Last month on the Another Mother Runner Facebook page, Billy Jo lamented that she’s been “experiencing the runner’s trots” on half-marathon training runs. She wrote: “There are times I can barely make it home without feeling like I’m going to soil myself.” Her race is on June 25. We asked for gut-friendly suggestions from other runners about what they do to stay fueled and poop-free on longer runs and in races.
Caveat: We were surprised by the number of folks who said they run on empty stomachs, no matter the distance. Having talked to countless nutrition experts, we can’t get behind that practice but to each her own.
Here’s a round-up of advice on what to eat—and not eat—as well as some practical tips that’s worked for gals.
“I used to have the same issue, but it cleared up when I began hydrating more regularly throughout the day. The only food I can take before long runs or races is BelVita biscuits because they don’t upset my stomach. It’s awful, but I used to know where every public bathroom was on my long routes when I was marathon training years ago.”
“I eat yogurt for race days. Nothing for training runs. I will have GU Chews and pretzels while I run. I know what I eat two days before a long run impacts my GI more than what I eat the morning of.”
“I eat quick-cooked oatmeal with milk, and drink water and coffee 30 mins before my runs. I try to bring water with me to sip when it’s hot out. The caffeine in the coffee is supposed to stimulate the bathroom break before you run. If you can’t go before the run try to run a short loop by your house first so you can hit the potty if you need to. Then you should be able to go do the longer distance without needing a stop.”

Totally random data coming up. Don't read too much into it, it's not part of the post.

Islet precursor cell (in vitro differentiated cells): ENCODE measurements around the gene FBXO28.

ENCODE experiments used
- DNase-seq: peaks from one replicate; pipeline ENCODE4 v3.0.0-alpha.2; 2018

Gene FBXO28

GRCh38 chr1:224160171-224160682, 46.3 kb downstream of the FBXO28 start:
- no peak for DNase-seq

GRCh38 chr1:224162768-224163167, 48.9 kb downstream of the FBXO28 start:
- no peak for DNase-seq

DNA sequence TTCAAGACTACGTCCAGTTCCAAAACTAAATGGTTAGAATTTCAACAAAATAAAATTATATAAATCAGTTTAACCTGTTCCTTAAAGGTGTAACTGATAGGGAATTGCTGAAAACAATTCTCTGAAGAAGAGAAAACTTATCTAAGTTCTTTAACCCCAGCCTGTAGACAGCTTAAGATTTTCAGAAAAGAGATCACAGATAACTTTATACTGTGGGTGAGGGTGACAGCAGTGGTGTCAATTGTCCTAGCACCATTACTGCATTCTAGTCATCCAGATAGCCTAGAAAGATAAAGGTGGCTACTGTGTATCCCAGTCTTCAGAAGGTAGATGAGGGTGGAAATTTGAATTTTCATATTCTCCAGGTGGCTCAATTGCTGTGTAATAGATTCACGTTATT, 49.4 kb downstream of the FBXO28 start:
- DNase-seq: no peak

“If I eat anything, it’s dry plain cereal (like Cheerios) or plain toast. Easy carbs and not much of them.”
“I eat a Pop-Tart at least 30 minutes before a run or race.”
“Try salt. A lot of tummy issues can be brought on by lack of sodium. Especially in the heat.”
“It can also be what you are eating the day before a run. Eat plain and not a lot of fiber and see if that helps. Good luck with your half. Worse case, I’m sure they will have port-a-potties along the course.”
“I have found that carrying chewable Pepto-Bismol helps reassure my mind that I won’t 💩 myself.”
“I am wondering if part of your issue is the warmer weather. For some people when they get too warm, the blood moves away from their core to their extremities to cool them down and their digestion gets weird. I have seen this in summer races sometimes.”
I eat a banana, applesauce, or a Pop-Tart before long runs. I always take Imodium prior to the start of a half marathon or longer distance race.”
“I would try eliminating dairy from your diet at least temporarily. And by that I mean not just before a long run–avoid dairy until after the half marathon. I had a similar problem years ago and switched from milk to almond milk and avoided other dairy products while I was training for the half. Yogurt seemed to be okay for me. It was odd because I’ve never been lactose intolerant but for some reason, on long runs it would irritate my stomach.”
“It’s not ideal, but take an Imodium daily two days before long runs. I’ve had the unthinkable occur: It was mortifying, but also not the end of the world. Fortunately for me, the first time I exploded, it was raining, and the second time, it was 5:00 a.m.. No bathroom or port-a-potty nearby. I hope you don’t have the same experience, and I wish you run your best race.”
Have a pre-run snack that doesn’t irritate your tummy?
Let us know in the comments below.